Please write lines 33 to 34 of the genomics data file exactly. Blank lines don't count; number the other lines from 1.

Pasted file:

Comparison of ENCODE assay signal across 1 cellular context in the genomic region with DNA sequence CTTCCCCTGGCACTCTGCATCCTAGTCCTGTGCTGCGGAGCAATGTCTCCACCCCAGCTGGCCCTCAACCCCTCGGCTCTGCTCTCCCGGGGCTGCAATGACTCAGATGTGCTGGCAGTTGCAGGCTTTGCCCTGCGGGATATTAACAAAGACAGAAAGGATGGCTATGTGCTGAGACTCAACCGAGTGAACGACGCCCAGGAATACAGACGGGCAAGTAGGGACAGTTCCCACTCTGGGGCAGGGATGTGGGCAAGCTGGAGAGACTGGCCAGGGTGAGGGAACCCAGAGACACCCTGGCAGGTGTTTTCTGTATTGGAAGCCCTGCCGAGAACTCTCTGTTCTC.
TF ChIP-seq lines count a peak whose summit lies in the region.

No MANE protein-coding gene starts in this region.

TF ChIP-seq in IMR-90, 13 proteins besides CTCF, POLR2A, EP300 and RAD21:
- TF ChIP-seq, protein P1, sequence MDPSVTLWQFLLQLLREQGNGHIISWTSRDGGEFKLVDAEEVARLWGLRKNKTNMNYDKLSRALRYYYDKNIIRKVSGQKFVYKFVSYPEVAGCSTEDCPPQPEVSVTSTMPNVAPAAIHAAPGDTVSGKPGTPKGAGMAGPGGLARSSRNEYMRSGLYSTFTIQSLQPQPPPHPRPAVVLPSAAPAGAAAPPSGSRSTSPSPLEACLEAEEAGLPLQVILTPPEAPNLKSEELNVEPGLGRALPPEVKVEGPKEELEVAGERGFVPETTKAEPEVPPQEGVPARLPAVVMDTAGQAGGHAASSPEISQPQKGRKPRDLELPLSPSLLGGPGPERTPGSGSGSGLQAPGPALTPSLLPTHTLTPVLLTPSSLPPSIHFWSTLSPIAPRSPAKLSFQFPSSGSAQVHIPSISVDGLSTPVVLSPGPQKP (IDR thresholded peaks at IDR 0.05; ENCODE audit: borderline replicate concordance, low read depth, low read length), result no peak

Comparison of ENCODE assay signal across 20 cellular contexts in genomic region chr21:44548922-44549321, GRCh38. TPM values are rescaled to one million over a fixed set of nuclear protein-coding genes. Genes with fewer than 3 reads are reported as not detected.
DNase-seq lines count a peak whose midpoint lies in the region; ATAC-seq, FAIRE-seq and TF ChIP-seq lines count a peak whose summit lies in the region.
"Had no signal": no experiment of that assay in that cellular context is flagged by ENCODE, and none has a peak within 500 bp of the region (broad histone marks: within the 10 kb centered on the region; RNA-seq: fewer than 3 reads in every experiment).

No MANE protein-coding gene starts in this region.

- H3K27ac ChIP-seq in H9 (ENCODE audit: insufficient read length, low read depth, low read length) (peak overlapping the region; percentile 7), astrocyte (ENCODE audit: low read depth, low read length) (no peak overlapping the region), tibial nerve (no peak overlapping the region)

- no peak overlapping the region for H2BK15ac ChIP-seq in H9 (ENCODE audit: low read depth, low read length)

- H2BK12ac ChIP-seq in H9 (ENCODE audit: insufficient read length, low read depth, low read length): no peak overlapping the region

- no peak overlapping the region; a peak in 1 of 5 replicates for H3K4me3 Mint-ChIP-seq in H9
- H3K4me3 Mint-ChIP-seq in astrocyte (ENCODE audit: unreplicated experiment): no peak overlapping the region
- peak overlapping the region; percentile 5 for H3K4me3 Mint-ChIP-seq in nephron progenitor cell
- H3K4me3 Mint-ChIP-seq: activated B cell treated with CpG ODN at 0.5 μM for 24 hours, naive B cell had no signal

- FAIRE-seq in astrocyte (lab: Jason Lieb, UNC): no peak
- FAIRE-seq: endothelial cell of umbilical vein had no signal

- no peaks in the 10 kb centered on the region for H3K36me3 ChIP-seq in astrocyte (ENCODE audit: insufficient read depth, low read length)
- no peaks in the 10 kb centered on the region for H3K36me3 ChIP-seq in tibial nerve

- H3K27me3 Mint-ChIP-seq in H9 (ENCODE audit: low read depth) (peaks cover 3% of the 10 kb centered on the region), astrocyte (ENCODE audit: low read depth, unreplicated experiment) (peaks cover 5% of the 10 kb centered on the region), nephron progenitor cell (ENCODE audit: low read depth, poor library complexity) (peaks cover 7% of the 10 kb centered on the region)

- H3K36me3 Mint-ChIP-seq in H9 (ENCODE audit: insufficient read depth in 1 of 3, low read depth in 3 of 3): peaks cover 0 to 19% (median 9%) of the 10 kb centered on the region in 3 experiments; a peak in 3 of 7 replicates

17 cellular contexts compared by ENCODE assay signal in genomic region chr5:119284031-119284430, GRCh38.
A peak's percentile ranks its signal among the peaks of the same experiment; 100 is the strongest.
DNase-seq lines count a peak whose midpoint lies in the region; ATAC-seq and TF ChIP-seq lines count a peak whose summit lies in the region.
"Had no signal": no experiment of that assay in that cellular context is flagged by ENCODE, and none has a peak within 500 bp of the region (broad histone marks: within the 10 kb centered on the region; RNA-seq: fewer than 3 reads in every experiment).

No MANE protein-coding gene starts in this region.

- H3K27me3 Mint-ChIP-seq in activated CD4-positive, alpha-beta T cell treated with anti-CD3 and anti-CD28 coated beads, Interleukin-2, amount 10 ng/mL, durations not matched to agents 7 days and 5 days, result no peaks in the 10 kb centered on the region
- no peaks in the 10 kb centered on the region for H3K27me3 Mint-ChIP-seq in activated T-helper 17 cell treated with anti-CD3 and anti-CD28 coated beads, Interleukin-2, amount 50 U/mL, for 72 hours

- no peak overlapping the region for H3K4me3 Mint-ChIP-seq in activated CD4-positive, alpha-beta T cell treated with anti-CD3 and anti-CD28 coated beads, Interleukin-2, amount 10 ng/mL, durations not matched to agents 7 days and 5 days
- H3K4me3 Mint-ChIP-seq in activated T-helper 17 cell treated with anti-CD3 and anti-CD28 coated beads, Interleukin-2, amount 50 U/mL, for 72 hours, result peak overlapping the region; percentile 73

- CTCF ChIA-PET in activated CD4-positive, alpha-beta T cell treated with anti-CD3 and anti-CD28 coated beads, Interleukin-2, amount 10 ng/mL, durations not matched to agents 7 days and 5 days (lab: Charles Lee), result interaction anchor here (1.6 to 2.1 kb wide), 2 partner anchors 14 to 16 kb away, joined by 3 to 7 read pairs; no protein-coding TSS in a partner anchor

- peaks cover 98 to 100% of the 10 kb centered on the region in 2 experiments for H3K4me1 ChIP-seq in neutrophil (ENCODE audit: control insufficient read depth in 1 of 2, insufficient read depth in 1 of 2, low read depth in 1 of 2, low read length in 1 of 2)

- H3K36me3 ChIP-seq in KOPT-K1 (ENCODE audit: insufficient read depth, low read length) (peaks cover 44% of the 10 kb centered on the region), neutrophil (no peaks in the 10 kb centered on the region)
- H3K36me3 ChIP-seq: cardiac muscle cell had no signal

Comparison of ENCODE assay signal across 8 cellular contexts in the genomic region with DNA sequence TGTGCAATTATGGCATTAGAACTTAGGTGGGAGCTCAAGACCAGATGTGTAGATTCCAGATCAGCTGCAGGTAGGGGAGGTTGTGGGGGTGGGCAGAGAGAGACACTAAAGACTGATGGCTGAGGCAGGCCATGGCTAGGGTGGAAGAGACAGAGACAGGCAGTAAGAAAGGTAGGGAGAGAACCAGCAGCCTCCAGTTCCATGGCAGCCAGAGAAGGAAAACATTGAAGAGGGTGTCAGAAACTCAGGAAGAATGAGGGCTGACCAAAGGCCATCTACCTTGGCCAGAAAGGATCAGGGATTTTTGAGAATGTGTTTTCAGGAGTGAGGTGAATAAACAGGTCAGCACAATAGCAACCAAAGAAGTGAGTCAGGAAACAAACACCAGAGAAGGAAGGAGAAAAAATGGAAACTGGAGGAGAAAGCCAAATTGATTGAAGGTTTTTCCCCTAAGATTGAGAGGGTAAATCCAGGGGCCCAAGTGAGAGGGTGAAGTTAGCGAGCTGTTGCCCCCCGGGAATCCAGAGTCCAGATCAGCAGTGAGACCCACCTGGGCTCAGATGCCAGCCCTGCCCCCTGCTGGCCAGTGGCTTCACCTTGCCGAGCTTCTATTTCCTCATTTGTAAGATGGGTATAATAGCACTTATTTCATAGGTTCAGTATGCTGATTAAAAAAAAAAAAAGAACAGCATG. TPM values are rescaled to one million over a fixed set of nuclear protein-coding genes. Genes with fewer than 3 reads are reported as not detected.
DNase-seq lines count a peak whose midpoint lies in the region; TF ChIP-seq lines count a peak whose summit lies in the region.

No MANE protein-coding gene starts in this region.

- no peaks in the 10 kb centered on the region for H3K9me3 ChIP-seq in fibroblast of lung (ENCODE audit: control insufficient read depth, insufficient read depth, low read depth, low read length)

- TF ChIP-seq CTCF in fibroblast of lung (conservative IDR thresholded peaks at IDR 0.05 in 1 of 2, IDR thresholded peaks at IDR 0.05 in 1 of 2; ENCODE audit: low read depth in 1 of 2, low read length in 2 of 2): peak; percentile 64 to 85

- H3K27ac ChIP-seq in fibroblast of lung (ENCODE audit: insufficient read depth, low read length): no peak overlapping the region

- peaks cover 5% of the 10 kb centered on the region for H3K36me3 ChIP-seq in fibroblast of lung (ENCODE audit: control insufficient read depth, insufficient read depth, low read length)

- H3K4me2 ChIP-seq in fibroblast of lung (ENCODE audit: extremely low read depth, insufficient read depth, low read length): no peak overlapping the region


- peaks cover 98 to 100% of the 10 kb centered on the region in 2 experiments for H3K4me1 ChIP-seq in neutrophil (ENCODE audit: control insufficient read depth in 1 of 2, insufficient read depth in 1 of 2, low read depth in 1 of 2, low read length in 1 of 2)

- H3K36me3 ChIP-seq in KOPT-K1 (ENCODE audit: insufficient read depth, low read length) (peaks cover 44% of the 10 kb centered on the region), neutrophil (no peaks in the 10 kb centered on the region)